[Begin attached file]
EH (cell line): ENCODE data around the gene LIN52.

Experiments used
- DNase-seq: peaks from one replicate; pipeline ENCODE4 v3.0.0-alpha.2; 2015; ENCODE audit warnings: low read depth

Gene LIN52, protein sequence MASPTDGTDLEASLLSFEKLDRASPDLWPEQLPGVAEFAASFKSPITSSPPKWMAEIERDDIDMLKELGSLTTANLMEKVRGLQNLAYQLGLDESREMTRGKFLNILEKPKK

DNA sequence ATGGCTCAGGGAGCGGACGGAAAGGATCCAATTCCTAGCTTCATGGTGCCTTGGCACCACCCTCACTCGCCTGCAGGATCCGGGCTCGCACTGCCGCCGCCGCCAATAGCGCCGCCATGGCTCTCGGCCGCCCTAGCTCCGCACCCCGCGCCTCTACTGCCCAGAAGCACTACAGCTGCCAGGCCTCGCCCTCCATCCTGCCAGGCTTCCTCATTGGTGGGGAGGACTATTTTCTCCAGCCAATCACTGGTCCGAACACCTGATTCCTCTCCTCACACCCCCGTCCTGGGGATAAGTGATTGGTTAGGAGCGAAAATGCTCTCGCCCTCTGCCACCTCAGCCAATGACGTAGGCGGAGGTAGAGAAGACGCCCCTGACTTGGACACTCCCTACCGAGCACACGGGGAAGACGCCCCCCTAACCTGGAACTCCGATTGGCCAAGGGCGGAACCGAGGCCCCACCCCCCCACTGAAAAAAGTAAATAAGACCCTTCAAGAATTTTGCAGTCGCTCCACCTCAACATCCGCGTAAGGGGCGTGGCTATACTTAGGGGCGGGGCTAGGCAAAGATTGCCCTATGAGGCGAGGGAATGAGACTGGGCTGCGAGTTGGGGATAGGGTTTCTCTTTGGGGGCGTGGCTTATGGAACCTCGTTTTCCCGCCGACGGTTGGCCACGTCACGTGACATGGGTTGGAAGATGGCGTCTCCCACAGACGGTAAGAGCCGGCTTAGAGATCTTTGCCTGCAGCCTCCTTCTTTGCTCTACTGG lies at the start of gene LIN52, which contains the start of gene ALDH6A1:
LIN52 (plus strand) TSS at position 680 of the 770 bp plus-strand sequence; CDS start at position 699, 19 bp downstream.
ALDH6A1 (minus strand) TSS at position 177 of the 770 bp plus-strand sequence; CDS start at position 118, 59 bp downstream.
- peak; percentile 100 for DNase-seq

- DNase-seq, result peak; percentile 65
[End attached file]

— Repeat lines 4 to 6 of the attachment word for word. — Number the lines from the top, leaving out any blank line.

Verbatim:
Gene LIN52, protein sequence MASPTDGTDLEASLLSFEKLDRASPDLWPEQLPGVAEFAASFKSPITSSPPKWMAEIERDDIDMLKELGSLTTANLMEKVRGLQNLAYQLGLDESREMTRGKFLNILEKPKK

DNA sequence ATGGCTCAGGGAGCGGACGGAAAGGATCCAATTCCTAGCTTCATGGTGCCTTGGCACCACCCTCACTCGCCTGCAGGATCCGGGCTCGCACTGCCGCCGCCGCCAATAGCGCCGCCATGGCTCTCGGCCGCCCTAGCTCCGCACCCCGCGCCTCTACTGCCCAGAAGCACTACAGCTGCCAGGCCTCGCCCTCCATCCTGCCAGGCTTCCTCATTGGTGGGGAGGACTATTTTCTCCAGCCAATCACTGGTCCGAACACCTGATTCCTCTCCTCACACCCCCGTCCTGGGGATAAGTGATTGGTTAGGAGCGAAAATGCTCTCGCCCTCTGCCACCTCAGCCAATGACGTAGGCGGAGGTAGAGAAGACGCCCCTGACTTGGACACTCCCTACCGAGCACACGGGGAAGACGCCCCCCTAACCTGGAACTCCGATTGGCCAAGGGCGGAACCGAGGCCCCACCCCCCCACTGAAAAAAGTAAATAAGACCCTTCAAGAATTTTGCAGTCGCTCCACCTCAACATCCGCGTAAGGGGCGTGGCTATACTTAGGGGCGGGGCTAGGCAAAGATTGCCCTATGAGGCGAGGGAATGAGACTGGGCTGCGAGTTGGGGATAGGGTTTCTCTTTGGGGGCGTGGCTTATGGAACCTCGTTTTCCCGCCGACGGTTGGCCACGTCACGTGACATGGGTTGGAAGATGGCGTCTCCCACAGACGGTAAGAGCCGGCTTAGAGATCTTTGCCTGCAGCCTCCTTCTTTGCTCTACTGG lies at the start of gene LIN52, which contains the start of gene ALDH6A1:
LIN52 (plus strand) TSS at position 680 of the 770 bp plus-strand sequence; CDS start at position 699, 19 bp downstream.